Excerpted from “MIDDLE SCHOOL SUPERPOWERS: Raising Resilient Tweens in Turbulent Times by Phyllis L. Fagell.” Copyright © 2023. Available from Hachette Go, an imprint of Hachette Book Group, Inc.
Challenge distorted thinking
Tweens think they wouldn’t lie to themselves, but they do. They can catastrophize, think in all-or-nothing terms, jump to conclusions, overgeneralize, discount the positive, or blame themselves or others when something goes wrong, to name a few common thinking errors. For instance, if ten people tell a kid that they love their haircut, but one person says, “I see you got a haircut,” they might spend the rest of the day trying to decipher the one ambiguous comment. If a teacher changes a kid’s seat because they’re disruptive, the kid might conclude that the relationship is irreparably damaged. Or if they bomb a history test, they might think, “I suck at history and the teacher clearly hates me, so what’s the point?” That kind of defeatist, unproductive thinking serves only to worsen their suffering.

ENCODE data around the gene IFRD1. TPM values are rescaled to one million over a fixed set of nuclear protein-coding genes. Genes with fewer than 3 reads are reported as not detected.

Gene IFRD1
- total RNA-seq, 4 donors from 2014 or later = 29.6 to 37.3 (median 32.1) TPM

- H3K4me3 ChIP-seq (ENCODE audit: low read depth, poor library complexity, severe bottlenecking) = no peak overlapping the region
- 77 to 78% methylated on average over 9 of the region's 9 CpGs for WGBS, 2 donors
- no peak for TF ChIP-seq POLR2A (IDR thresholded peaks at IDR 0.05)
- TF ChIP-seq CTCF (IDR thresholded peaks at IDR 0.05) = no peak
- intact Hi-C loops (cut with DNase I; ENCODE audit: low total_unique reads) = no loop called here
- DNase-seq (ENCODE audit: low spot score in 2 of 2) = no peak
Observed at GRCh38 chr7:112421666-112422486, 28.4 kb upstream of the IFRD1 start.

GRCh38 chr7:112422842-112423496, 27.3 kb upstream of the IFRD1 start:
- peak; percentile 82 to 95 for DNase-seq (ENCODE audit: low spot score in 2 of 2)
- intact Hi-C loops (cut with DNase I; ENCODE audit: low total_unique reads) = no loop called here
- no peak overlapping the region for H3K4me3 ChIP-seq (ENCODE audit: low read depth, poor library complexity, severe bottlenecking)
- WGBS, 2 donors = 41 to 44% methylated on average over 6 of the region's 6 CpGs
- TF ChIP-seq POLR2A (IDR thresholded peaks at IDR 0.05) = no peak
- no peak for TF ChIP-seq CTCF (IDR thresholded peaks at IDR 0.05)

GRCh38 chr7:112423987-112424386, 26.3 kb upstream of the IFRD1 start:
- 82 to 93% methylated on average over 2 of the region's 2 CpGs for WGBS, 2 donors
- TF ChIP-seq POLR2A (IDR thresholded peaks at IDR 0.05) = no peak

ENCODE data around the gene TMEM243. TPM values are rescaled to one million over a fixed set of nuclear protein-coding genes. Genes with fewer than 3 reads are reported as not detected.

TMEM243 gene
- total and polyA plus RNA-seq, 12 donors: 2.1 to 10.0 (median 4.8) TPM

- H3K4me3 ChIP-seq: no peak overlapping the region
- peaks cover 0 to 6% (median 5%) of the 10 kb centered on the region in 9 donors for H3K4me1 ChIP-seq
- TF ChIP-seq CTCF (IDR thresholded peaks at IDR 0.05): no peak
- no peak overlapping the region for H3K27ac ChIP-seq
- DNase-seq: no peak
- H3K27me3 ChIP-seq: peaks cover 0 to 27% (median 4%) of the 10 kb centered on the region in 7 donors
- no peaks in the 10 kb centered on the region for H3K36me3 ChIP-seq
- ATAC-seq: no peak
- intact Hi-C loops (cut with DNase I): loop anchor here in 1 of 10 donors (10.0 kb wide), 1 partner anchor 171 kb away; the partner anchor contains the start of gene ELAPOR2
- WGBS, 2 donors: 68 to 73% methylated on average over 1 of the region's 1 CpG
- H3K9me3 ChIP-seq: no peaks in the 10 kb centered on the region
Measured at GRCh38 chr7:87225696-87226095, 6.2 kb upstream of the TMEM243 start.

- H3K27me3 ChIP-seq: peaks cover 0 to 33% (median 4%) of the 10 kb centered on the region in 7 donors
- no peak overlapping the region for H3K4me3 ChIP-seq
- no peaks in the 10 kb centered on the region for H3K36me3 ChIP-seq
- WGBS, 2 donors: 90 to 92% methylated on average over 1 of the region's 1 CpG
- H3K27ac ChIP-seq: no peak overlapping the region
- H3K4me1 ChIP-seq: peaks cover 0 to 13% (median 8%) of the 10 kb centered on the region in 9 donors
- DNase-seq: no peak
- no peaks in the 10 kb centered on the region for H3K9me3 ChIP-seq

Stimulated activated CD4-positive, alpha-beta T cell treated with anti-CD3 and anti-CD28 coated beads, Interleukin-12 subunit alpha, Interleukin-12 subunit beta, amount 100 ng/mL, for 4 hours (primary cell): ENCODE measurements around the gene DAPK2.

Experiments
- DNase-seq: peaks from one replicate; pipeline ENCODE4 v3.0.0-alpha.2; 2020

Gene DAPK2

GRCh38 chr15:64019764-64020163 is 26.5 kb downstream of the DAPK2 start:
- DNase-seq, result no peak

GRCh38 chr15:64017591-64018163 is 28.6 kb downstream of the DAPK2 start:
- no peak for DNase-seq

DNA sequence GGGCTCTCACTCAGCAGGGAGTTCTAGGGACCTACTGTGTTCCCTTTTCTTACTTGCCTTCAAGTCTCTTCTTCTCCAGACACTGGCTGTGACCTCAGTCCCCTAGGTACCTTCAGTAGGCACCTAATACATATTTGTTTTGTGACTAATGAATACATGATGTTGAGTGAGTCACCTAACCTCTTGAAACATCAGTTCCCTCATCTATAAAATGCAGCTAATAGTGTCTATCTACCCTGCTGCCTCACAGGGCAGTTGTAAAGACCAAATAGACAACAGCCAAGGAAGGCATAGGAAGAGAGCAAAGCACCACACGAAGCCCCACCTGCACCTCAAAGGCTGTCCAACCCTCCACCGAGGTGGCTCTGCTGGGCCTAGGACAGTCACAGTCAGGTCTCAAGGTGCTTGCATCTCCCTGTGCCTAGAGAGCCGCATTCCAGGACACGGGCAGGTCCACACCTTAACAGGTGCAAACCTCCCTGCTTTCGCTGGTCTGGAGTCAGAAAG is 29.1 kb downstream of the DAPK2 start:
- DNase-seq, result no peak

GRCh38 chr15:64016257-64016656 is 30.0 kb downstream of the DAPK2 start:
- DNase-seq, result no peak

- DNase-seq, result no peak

At the core of cognitive behavioral therapy (CBT) is the idea that how you think impacts how you feel and act. In other words, your thoughts determine your feelings and behavior….